“The woods are lovely, dark and deep,
But I have promises to keep,
And miles to go before I sleep,
And miles to go before I sleep.”
- Robert Frost’s last lines of “Stopping by Woods on a Snowy Evening”
Choosing Your Passageway
I’ve been thinking about how we choose our paths and how we often can’t see over the bend, like this picture, to even know what is next. How many times the woods are dark and deep.
It has been said by people closest to me that my tombstone will say, “I have so much to do.” Well…I do! There is so much to do, and I have promises to keep! To be honest, many of those promises are simply to myself. Still, promises none the less.
I have many more miles to go before I sleep.
I hope I get the chance.
Solo Decisions but Not Solo Consequences
Something else is, often a passageway looks lonely, or at least like you’ll walk it alone, as such you may believe the consequences will also be faced by you alone. This is not so much as you think.
For example, I started the notes for this blog while sitting next to my mother in the ICU unit of the cancer center. She has had 12 hours of surgery and now lays here beside me with a trachea from her neck pushing each breath, a tube in her nose for nourishment, and so much blood and stitches…although I have spent many hours next to her over the last few weeks. I do not doubt that she feels very alone. And she is…
and so am I.
The first-time cancer hit her, I was pretty angry. She’s not that same person this time, and all I have to tell you now is that dying isn’t as easy as it looks. Everyone, it seems, “picks their poison” and that choice does affect those you love, whether you like it (or meant it) or not.
I don’t know how my mother will rebound, like she has many times before. She has a stubborn will to live and I accept that my job in this passageway is to help her.
Another thing about not being alone in the chosen passageway is what I’ve witnessed over the past four weeks of nurses and hospital staff. So many professionals doing such compassionate work. Thorough, unpleasant, and gritty work. Here they are, in the shadows even, reaching out their hands to guide fellow humans through the passageway while they are their most vulnerable. Amazing really.
What Do You See in this Photo?
SO, as is often the custom on our Finish the Sentence Friday Prompts, even when I am lucky enough to co-host (like this week) The words that come are rarely the words I intended when I first began. Ah well, sometimes life and words lead. I feel like there’s so much more to say about this image, maybe we’ll come back to it some other day.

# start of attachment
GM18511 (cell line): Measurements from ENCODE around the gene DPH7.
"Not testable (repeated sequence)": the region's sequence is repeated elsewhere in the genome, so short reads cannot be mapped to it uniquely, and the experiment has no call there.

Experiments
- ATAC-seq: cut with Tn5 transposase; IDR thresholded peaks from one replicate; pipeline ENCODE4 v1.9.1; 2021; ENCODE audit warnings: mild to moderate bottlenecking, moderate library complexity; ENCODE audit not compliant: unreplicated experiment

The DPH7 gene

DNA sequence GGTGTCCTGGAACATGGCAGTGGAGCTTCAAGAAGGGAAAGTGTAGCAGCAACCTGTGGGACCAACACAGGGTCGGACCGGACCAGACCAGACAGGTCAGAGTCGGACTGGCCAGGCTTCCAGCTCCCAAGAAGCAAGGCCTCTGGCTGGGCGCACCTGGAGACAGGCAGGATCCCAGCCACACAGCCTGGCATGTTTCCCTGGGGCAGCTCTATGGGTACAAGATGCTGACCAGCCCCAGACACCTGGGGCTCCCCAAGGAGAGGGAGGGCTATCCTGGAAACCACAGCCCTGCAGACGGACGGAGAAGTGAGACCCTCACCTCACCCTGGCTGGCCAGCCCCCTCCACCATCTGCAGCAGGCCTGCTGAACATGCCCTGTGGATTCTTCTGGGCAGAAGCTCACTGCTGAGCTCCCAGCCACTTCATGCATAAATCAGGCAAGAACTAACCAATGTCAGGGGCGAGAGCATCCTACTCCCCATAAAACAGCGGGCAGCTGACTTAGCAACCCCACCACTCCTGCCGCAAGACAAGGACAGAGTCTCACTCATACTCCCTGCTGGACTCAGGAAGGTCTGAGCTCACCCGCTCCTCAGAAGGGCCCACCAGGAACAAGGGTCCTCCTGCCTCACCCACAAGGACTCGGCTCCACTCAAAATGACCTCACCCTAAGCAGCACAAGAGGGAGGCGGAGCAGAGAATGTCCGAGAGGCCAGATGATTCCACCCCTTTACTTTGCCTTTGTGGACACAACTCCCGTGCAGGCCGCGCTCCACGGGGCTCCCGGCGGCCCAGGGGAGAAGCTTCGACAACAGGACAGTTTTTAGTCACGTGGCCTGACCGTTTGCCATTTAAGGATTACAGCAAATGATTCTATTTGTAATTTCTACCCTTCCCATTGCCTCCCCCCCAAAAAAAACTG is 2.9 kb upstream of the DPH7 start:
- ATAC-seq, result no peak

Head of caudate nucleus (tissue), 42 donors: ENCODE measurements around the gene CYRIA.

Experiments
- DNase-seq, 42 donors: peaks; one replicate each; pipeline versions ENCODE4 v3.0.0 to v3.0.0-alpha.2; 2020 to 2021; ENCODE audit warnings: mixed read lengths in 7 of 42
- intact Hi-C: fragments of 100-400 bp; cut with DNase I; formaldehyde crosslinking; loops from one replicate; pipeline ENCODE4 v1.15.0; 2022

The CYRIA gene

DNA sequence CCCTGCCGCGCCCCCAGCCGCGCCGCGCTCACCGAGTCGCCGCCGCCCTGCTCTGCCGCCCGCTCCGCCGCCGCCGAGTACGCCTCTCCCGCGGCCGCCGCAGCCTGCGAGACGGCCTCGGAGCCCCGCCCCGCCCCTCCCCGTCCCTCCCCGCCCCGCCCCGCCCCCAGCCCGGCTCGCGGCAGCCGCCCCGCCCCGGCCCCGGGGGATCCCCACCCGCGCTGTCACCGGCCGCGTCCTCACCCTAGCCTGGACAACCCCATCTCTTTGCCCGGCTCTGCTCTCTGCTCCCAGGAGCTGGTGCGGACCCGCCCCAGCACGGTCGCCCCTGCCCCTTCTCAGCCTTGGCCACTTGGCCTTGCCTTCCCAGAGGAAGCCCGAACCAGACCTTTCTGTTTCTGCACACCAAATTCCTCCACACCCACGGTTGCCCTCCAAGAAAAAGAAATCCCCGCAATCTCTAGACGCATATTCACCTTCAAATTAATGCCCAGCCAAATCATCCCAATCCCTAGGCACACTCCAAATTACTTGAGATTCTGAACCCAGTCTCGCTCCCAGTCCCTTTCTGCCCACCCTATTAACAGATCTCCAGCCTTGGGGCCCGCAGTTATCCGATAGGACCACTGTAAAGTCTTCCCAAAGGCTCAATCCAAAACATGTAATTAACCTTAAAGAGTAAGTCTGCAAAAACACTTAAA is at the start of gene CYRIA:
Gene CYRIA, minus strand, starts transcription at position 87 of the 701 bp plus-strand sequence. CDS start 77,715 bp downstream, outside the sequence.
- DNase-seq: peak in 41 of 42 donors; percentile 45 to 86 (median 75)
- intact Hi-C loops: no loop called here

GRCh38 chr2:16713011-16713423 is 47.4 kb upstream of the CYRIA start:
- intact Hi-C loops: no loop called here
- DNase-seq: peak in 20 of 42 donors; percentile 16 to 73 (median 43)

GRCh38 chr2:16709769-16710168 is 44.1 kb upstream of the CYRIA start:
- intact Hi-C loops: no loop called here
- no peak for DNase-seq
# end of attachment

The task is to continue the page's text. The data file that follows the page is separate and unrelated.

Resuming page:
The photo was generously shared by Tim Wright, my talented brother. You can check out more of his photography here: https://www.redbubble.com/people/bobst1080
There will be a picture prompt for the last Friday of the month all year! A few will also include fun giveaways. I hope to see you around.
Isn’t it so true that each passageway we take seems alone or not, and MORE that we never end up writing what we think we’ll write? I had something else in mind for mine but then it happened. Thank you for sharing your brother’s amazing photography and the idea of a passageway, and for hosting with me. I’m so sorry about your mom. So so sorry. Cancer and everything related to dying just f***ing sucks. Hugs to you, my friend.
First of all, I am so sorry that your mother is fighting another bout with her opponent, cancer. When a parent suffers through something like this, so do her children. Virtual hugs just hardly seem enough, but it is sincerely given, and wish it could be more.
Your brother’s photo is perfect for this prompt!
I agree that even when we may feel we are along going through these passages in our lives, we are really never alone. People come into our lives just at the right time with just the right words, or just to listen, and in a myriad of other ways to lift our spirits. I have felt this in my own life and have seen it in action in the lives of others.
Sending you thoughts of peace and strength and acceptance for the path beneath and ahead.
~ Us Longs